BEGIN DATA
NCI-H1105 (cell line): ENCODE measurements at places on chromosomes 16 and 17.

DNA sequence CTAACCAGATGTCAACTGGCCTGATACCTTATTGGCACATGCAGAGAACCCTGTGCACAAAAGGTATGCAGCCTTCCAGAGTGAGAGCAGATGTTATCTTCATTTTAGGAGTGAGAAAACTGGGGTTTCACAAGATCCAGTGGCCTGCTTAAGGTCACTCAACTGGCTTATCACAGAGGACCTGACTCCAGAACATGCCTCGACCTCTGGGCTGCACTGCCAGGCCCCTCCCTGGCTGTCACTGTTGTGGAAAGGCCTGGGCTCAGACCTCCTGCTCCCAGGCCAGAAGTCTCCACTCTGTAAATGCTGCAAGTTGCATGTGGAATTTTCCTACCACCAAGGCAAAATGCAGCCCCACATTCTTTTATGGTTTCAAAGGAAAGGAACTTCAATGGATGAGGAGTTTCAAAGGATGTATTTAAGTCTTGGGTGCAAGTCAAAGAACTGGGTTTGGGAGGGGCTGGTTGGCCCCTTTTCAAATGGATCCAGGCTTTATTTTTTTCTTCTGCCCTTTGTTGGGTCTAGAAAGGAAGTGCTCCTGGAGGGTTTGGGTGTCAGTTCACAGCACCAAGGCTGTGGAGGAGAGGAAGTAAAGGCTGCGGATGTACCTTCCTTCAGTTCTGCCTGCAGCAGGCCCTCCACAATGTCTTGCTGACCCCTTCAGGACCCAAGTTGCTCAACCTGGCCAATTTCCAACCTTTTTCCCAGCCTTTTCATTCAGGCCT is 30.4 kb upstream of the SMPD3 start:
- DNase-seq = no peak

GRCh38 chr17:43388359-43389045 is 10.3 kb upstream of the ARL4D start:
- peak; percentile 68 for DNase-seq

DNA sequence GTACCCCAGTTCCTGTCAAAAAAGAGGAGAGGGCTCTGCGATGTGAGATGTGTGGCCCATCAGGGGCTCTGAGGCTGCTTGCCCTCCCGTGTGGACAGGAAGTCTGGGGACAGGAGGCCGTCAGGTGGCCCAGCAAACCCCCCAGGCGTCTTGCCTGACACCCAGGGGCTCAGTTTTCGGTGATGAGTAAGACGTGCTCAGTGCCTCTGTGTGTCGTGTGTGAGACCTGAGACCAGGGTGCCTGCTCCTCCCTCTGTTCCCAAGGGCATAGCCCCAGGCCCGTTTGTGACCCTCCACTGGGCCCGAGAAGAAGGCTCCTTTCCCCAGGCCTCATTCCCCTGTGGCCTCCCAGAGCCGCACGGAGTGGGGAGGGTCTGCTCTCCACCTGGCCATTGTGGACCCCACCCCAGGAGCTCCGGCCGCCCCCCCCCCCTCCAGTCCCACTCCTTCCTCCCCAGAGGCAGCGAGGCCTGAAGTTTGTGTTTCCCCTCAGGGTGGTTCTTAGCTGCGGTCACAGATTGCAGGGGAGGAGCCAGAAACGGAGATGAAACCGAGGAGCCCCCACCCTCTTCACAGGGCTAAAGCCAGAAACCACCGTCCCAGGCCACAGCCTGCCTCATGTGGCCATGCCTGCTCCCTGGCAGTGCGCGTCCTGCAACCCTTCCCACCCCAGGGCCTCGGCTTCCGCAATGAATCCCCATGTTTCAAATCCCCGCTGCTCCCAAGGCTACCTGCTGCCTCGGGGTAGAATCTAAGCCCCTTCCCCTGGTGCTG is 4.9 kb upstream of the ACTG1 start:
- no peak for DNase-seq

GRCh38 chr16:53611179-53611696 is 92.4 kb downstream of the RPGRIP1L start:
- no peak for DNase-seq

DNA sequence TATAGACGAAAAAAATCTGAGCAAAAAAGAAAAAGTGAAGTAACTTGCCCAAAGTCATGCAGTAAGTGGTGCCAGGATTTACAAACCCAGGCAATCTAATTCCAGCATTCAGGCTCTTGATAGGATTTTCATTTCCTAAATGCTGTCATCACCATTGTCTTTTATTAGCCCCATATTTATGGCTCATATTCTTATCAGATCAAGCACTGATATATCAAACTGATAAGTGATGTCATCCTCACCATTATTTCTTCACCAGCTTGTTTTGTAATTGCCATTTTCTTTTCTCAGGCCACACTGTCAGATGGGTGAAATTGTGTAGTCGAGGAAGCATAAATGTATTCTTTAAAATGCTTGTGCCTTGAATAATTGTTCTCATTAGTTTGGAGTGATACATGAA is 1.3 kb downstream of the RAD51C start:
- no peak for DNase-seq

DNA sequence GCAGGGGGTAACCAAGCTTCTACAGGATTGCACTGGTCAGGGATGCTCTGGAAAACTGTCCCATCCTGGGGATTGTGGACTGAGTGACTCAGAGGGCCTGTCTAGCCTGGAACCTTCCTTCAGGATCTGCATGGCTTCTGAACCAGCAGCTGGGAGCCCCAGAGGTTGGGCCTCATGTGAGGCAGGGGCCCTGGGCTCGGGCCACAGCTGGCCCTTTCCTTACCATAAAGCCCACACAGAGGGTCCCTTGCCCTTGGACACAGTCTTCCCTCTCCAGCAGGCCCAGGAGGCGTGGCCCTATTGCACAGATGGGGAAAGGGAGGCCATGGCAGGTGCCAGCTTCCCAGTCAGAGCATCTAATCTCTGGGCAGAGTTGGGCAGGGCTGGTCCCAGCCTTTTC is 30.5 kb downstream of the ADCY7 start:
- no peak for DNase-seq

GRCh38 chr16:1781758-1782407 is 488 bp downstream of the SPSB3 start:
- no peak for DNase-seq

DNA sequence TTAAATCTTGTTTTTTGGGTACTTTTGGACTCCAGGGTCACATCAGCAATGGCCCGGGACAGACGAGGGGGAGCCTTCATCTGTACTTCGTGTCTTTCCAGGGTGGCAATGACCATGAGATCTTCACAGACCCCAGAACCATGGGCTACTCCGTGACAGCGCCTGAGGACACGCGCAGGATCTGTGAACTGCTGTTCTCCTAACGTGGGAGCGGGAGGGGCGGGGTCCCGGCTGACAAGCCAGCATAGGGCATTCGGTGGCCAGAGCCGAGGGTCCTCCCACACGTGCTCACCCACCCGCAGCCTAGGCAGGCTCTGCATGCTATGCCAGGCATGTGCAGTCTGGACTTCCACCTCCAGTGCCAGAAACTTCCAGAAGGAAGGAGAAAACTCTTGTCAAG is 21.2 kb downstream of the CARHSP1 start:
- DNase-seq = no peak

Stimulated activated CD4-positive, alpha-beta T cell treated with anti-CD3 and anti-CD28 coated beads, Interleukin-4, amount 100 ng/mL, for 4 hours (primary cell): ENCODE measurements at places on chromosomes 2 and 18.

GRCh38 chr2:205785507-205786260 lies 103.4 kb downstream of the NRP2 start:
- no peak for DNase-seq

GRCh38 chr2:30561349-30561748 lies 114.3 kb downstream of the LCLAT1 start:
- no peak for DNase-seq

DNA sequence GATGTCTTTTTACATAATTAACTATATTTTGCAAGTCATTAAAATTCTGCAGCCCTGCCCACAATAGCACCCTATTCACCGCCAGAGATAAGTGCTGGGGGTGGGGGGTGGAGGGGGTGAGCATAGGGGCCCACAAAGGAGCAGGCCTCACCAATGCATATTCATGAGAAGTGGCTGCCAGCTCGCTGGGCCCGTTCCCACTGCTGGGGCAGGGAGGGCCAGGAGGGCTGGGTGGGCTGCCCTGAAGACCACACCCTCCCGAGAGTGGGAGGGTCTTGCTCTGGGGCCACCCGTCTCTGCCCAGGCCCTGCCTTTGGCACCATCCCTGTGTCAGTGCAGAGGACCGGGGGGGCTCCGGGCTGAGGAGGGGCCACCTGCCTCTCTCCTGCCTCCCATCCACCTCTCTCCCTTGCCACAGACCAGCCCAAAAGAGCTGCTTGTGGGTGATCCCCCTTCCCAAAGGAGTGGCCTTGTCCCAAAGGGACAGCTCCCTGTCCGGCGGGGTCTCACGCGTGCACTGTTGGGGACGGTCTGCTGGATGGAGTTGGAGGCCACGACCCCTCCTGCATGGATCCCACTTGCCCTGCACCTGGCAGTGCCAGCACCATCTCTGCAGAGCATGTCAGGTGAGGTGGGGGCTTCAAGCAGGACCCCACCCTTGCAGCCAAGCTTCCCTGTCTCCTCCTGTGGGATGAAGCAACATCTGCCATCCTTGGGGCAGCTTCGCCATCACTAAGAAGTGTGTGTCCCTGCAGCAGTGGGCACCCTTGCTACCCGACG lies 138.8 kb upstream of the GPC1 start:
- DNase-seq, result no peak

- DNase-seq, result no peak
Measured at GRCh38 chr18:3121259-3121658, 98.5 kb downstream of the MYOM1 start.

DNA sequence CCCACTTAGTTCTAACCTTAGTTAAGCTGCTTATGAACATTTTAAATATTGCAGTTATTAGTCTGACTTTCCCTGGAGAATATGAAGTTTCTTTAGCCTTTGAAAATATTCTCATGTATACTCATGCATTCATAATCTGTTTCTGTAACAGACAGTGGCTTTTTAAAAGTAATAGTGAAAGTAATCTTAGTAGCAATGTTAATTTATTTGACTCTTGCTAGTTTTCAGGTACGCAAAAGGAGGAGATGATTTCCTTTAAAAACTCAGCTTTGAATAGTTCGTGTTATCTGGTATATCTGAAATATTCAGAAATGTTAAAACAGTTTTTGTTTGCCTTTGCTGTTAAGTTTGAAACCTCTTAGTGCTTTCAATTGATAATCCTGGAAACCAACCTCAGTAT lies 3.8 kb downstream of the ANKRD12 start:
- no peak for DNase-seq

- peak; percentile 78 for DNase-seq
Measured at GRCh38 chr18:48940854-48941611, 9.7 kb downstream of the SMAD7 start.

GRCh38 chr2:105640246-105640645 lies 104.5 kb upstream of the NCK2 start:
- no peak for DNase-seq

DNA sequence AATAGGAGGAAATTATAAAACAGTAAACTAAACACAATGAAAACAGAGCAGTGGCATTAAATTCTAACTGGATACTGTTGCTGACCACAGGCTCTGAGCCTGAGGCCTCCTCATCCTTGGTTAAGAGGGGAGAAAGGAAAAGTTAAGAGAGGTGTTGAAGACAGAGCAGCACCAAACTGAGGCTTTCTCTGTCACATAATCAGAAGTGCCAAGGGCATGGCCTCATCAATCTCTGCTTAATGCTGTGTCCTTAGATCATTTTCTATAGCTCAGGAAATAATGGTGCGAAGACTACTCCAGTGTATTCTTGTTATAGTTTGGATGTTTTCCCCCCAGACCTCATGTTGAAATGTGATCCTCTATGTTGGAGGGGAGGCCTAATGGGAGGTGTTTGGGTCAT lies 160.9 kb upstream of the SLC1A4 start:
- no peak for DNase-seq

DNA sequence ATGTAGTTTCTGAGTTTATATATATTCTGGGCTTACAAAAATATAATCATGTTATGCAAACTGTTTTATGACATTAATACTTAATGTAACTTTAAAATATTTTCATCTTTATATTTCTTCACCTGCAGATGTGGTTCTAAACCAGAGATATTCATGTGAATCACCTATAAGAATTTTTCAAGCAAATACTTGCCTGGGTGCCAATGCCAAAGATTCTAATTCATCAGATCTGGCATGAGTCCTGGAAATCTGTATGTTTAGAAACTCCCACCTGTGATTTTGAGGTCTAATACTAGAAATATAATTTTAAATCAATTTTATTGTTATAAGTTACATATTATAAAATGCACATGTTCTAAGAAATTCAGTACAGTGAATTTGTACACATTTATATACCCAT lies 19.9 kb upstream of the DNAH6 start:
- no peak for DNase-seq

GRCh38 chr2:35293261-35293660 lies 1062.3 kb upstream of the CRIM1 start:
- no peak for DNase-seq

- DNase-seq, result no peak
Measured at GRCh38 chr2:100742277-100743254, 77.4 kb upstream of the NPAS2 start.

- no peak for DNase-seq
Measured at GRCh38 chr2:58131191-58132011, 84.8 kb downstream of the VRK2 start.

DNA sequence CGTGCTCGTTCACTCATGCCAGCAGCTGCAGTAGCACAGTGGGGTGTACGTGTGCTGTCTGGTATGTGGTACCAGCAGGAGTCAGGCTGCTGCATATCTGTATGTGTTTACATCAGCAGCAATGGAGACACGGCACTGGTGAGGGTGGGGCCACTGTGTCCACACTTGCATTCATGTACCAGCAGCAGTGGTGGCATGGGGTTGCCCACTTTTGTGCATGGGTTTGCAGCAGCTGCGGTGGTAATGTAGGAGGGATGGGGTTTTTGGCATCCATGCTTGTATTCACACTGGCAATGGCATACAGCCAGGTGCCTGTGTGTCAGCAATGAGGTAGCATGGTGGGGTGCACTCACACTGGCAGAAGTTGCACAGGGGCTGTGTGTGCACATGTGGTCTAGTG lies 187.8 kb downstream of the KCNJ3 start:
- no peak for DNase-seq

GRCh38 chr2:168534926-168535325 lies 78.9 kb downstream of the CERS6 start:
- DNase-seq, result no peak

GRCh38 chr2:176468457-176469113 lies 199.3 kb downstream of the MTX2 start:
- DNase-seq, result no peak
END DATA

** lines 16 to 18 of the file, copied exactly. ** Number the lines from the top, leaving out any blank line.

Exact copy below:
DNA sequence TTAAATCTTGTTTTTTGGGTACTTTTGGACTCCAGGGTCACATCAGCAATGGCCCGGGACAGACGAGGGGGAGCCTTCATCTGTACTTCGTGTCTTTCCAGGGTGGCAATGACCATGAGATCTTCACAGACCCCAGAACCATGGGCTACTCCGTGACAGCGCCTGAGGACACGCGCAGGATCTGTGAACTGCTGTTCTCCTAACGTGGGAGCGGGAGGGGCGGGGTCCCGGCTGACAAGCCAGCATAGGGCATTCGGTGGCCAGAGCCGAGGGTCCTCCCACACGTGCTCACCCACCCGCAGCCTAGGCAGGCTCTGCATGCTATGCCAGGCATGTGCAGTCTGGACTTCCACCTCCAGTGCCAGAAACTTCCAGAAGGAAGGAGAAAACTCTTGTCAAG is 21.2 kb downstream of the CARHSP1 start:
- DNase-seq = no peak

Stimulated activated CD4-positive, alpha-beta T cell treated with anti-CD3 and anti-CD28 coated beads, Interleukin-4, amount 100 ng/mL, for 4 hours (primary cell): ENCODE measurements at places on chromosomes 2 and 18.